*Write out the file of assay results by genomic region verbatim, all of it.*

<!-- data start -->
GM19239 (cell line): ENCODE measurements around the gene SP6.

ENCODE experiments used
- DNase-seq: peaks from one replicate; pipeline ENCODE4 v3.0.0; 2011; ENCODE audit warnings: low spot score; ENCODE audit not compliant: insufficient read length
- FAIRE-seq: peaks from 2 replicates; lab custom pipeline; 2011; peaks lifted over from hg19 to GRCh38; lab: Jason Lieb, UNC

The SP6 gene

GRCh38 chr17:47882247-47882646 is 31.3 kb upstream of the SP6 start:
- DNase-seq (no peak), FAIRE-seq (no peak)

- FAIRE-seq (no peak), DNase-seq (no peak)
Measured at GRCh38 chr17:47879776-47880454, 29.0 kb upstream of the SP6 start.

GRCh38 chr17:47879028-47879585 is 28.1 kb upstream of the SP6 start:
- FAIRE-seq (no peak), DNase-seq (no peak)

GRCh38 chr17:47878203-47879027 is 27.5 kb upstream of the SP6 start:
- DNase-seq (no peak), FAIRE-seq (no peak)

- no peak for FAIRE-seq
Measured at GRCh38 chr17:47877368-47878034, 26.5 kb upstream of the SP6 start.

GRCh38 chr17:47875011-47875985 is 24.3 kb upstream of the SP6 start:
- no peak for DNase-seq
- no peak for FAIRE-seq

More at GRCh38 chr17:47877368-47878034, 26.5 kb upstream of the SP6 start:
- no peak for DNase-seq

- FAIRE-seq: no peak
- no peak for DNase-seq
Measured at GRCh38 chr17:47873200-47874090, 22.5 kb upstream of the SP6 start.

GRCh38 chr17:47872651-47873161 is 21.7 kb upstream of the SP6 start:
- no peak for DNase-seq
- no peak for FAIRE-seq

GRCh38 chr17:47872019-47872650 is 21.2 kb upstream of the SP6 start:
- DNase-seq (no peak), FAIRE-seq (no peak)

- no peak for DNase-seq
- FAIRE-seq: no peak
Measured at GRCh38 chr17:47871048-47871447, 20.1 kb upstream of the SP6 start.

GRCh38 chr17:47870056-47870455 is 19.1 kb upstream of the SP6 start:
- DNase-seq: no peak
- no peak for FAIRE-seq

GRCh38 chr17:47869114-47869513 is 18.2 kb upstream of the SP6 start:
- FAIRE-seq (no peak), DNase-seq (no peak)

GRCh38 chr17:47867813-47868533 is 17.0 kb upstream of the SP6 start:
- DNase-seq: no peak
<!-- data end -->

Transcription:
GM19239 (cell line): ENCODE measurements around the gene SP6.

ENCODE experiments used
- DNase-seq: peaks from one replicate; pipeline ENCODE4 v3.0.0; 2011; ENCODE audit warnings: low spot score; ENCODE audit not compliant: insufficient read length
- FAIRE-seq: peaks from 2 replicates; lab custom pipeline; 2011; peaks lifted over from hg19 to GRCh38; lab: Jason Lieb, UNC

The SP6 gene

GRCh38 chr17:47882247-47882646 is 31.3 kb upstream of the SP6 start:
- DNase-seq (no peak), FAIRE-seq (no peak)

- FAIRE-seq (no peak), DNase-seq (no peak)
Measured at GRCh38 chr17:47879776-47880454, 29.0 kb upstream of the SP6 start.

GRCh38 chr17:47879028-47879585 is 28.1 kb upstream of the SP6 start:
- FAIRE-seq (no peak), DNase-seq (no peak)

GRCh38 chr17:47878203-47879027 is 27.5 kb upstream of the SP6 start:
- DNase-seq (no peak), FAIRE-seq (no peak)

- no peak for FAIRE-seq
Measured at GRCh38 chr17:47877368-47878034, 26.5 kb upstream of the SP6 start.

GRCh38 chr17:47875011-47875985 is 24.3 kb upstream of the SP6 start:
- no peak for DNase-seq
- no peak for FAIRE-seq

More at GRCh38 chr17:47877368-47878034, 26.5 kb upstream of the SP6 start:
- no peak for DNase-seq

- FAIRE-seq: no peak
- no peak for DNase-seq
Measured at GRCh38 chr17:47873200-47874090, 22.5 kb upstream of the SP6 start.

GRCh38 chr17:47872651-47873161 is 21.7 kb upstream of the SP6 start:
- no peak for DNase-seq
- no peak for FAIRE-seq

GRCh38 chr17:47872019-47872650 is 21.2 kb upstream of the SP6 start:
- DNase-seq (no peak), FAIRE-seq (no peak)

- no peak for DNase-seq
- FAIRE-seq: no peak
Measured at GRCh38 chr17:47871048-47871447, 20.1 kb upstream of the SP6 start.

GRCh38 chr17:47870056-47870455 is 19.1 kb upstream of the SP6 start:
- DNase-seq: no peak
- no peak for FAIRE-seq

GRCh38 chr17:47869114-47869513 is 18.2 kb upstream of the SP6 start:
- FAIRE-seq (no peak), DNase-seq (no peak)

GRCh38 chr17:47867813-47868533 is 17.0 kb upstream of the SP6 start:
- DNase-seq: no peak